• new strategic ten-year development plans for local authorities;
  • reform of the planning Judicial Review; and
  • new provisions for urban development zones.

The bill is currently making its way through the legislative process and it is hoped that it will be enacted by Q2 2024.

Irish Funds Review 2030

This review highlighted the importance of institutional funding for the ownership of commercial and residential property and supported the maintenance of both the real estate investment trust (REIT) and Irish real estate funds (IREF) regimes in their current form. It is proposed that the leverage limits in the IREF regime be aligned with the Central Bank's macroprudential limits and that reinvestment conditions and leverage limits in REITs be more flexible.

2. Sale and Purchase

2.1 Categories of Property Rights

The categories of property rights that can be acquired in Ireland are as follows:

  • freehold title, which confers absolute ownership; or
  • leasehold title, which confers ownership for the period of years granted by the relevant lease.

2.2 Laws Applicable to Transfer of Title

Historically, Irish law was based on legislation predating the establishment of the Irish State. The 2009 Act replaced much of the old law and modernised conveyancing practice. The 2009 Act is the main statute applicable to the transfer of title in Ireland and applies to all asset classes, including residential, commercial, industrial, offices, retail, and hotels. The RTA govern the residential landlord and tenant sector, and the LTA govern the commercial landlord and tenant sector.

2.3 Effecting Lawful and Proper Transfer of Title

When ownership of a property is registered in the Land Registry, the deeds are filed with the Land Registry and all relevant particulars are entered on folios that form the registers that the Land Registry maintains. In conjunction with the folios, the Land Registry also maintains maps (referred to as filed plans). Both folios and filed plans are kept in electronic form.

The Registry of Deeds provides a system of voluntary registration for deeds that affect property. The purpose was to give priority to registered deeds over unregistered but "registrable" deeds. There is no statutory obligation to register a deed in the Registry of Deeds, although failure to do so may result in a loss of priority.

Tailte Éireann (which launched in March 2023) is the state organisation responsible for the registration of property transactions in Ireland and encompasses both the Land Registry and the Registry of Deeds. Tailte Éireann also provides national mapping and surveying infrastructure and a property valuation service for Ireland.

Title insurance is used in property transactions in Ireland but is not widespread.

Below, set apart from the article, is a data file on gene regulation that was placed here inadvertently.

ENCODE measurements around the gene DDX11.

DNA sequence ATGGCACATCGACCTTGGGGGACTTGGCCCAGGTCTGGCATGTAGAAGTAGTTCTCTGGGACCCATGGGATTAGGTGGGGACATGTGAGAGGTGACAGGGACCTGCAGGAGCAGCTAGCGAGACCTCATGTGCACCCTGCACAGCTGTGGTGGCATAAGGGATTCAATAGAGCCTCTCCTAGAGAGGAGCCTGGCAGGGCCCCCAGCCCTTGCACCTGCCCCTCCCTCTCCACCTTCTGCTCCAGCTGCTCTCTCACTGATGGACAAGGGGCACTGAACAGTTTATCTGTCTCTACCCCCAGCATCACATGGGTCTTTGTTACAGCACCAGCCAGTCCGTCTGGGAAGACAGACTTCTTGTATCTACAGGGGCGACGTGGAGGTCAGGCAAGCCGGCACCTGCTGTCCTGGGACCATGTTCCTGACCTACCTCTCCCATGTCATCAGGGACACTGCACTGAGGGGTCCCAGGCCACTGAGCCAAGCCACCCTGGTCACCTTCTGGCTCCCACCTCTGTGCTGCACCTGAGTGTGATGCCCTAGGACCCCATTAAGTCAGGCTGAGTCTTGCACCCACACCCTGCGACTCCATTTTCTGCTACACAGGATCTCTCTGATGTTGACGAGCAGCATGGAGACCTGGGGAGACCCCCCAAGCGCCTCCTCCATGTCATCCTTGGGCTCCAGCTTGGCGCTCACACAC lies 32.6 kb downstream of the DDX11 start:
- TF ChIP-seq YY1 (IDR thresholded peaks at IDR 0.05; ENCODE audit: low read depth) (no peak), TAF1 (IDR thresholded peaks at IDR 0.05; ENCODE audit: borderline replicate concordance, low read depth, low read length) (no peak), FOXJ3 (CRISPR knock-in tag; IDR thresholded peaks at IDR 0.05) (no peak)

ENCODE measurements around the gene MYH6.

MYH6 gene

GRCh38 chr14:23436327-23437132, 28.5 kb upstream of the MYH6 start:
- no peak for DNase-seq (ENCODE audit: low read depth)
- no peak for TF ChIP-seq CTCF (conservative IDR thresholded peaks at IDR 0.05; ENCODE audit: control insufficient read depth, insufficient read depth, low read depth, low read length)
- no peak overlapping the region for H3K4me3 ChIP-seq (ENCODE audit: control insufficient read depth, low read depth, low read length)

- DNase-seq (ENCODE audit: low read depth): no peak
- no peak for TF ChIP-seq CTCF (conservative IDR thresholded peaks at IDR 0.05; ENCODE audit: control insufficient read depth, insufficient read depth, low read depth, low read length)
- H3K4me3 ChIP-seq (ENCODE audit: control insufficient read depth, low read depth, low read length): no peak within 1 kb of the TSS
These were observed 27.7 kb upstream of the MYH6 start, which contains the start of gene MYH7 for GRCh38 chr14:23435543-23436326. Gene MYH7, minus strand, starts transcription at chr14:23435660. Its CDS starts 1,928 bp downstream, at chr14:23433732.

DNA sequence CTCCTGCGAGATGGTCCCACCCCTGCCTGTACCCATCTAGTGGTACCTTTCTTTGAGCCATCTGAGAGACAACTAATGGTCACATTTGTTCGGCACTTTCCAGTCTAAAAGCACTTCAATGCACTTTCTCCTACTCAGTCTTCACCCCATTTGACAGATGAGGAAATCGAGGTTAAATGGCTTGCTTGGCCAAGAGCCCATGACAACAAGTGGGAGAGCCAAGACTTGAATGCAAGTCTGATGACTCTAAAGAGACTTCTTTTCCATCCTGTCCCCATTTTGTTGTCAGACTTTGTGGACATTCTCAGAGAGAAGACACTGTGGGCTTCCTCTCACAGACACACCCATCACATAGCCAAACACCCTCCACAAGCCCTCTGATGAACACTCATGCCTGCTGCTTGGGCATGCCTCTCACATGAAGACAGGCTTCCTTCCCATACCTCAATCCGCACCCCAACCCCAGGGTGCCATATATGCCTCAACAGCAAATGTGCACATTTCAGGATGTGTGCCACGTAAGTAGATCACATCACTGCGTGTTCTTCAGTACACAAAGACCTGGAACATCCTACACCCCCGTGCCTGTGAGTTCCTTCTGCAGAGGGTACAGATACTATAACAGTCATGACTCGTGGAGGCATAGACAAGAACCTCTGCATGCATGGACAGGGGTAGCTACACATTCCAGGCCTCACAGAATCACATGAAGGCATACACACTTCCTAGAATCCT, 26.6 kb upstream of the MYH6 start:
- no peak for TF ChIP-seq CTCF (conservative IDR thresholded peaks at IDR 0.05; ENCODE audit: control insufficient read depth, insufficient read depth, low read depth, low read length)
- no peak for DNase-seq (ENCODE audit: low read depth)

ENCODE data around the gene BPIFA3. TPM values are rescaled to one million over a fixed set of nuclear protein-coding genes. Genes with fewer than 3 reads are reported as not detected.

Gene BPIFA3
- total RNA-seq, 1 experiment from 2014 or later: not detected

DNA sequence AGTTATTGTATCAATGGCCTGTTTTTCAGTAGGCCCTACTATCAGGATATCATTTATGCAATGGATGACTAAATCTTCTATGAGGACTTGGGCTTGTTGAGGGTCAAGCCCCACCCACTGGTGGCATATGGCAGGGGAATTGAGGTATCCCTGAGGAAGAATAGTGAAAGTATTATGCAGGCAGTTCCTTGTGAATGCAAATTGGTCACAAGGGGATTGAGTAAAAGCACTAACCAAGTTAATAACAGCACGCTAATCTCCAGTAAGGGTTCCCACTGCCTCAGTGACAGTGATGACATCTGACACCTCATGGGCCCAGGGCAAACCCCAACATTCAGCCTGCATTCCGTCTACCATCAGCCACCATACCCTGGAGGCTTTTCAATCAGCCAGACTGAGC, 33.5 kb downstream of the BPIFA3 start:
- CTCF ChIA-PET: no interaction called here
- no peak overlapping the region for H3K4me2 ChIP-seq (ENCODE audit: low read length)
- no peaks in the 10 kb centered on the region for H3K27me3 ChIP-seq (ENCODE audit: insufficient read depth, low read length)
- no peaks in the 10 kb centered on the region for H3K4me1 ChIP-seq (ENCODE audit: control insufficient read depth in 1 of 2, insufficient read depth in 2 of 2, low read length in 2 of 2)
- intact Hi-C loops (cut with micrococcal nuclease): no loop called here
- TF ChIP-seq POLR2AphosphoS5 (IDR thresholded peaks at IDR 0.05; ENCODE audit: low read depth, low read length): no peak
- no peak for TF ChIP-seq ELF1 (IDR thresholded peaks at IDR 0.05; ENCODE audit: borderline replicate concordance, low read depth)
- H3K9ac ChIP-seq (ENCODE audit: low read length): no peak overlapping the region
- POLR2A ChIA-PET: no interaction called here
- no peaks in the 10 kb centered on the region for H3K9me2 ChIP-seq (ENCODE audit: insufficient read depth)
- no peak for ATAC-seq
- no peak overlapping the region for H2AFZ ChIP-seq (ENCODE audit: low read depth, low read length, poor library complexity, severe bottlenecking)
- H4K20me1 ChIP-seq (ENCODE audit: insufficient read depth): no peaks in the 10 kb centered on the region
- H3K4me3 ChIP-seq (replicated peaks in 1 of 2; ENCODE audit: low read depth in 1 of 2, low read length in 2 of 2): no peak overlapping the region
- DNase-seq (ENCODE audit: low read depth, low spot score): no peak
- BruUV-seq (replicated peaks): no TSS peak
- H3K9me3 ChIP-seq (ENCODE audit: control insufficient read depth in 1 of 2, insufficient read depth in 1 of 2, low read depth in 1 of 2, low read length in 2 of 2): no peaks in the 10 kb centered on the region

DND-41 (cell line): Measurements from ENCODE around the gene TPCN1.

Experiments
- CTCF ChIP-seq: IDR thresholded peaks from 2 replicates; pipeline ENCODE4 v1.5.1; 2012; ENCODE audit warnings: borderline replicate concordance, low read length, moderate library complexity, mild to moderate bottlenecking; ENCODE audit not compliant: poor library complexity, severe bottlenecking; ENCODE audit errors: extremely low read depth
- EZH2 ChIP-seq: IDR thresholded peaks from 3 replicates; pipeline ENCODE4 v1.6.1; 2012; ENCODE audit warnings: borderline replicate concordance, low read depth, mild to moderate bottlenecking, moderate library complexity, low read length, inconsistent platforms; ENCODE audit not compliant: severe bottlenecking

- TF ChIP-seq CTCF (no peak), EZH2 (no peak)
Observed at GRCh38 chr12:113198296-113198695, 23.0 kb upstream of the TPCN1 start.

While the use of electronic signatures has increased in Ireland, in part due to the COVID-19 pandemic, the transfer of Irish real estate is still required to be effected by way of original wet ink signature. The Electronic Commerce Act 2000 (the "E-Commerce Act") governs the use of electronic or digital signatures in Ireland. Previously, interests in land were specifically excluded from the ambit of the E-Commerce Act. However, the Electronic Commerce Act 2000 (Application of Sections 12 to 23 to Registered Land) Regulations 2022 (the "Regulations") amended the E-Commerce Act and allowed for the legal recognition of the electronic execution of documents dealing with interests in registered land. Notwithstanding the Regulations, practice has not yet changed in Ireland as the Land Registry – while welcoming the introduction of the Regulations – has clarified that it is not currently in a position to accept electronic or digital signatures on documents submitted to it for registration. Ultimately, Land Registry practice will dictate whether electronic signatures are acceptable on documents relating to real estate interests. An exception to this is the contract for sale which may be executed by electronic signature. While it was possible to use an electronic signature to execute contracts previously, the 2023 Law Society of Ireland General Conditions (the "General Conditions") provide express confirmation of the parties' consent to electronic exchange of contracts, the use of counterparts and the potential to use electronic signatures. As with all the General Conditions, this condition can be amended in a contract for sale by a special condition.

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Originally Published by Chambers And Partners

The content of this article is intended to provide a general guide to the subject matter. Specialist advice should be sought about your specific circumstances.